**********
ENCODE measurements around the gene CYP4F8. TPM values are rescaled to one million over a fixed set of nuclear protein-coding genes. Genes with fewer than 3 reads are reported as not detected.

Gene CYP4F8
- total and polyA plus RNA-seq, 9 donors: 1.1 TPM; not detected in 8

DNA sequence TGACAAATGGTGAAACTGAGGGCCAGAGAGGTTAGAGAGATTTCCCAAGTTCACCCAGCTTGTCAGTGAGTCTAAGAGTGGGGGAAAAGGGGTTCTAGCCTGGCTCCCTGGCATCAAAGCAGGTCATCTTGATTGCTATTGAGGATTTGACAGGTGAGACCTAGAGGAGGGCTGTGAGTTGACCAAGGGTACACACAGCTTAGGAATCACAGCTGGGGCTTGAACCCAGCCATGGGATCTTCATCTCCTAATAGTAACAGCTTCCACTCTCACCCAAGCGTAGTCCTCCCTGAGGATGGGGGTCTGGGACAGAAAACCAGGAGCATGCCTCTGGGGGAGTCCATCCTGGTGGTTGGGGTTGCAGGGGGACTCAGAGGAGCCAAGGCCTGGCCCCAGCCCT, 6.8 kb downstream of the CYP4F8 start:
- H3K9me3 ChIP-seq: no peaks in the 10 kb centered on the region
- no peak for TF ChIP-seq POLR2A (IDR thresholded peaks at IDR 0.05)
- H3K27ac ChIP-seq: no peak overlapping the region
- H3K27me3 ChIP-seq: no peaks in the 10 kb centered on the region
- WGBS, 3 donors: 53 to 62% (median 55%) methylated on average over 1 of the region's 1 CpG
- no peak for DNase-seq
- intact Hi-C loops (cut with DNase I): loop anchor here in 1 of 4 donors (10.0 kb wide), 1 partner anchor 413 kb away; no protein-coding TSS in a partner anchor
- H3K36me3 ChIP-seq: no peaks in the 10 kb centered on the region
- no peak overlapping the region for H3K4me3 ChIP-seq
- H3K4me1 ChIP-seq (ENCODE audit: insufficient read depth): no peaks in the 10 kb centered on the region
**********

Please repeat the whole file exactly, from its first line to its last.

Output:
ENCODE measurements around the gene CYP4F8. TPM values are rescaled to one million over a fixed set of nuclear protein-coding genes. Genes with fewer than 3 reads are reported as not detected.

Gene CYP4F8
- total and polyA plus RNA-seq, 9 donors: 1.1 TPM; not detected in 8

DNA sequence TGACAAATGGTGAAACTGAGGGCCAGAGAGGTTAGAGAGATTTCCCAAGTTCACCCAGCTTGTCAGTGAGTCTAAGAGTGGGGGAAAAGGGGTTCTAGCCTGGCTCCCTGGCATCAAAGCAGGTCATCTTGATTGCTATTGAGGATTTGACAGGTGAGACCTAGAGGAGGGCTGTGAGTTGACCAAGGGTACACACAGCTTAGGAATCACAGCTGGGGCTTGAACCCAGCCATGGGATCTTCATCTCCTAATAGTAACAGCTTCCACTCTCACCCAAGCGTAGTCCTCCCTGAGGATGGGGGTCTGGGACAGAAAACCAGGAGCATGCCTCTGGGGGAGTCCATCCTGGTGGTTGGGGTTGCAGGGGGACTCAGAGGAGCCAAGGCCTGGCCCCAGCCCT, 6.8 kb downstream of the CYP4F8 start:
- H3K9me3 ChIP-seq: no peaks in the 10 kb centered on the region
- no peak for TF ChIP-seq POLR2A (IDR thresholded peaks at IDR 0.05)
- H3K27ac ChIP-seq: no peak overlapping the region
- H3K27me3 ChIP-seq: no peaks in the 10 kb centered on the region
- WGBS, 3 donors: 53 to 62% (median 55%) methylated on average over 1 of the region's 1 CpG
- no peak for DNase-seq
- intact Hi-C loops (cut with DNase I): loop anchor here in 1 of 4 donors (10.0 kb wide), 1 partner anchor 413 kb away; no protein-coding TSS in a partner anchor
- H3K36me3 ChIP-seq: no peaks in the 10 kb centered on the region
- no peak overlapping the region for H3K4me3 ChIP-seq
- H3K4me1 ChIP-seq (ENCODE audit: insufficient read depth): no peaks in the 10 kb centered on the region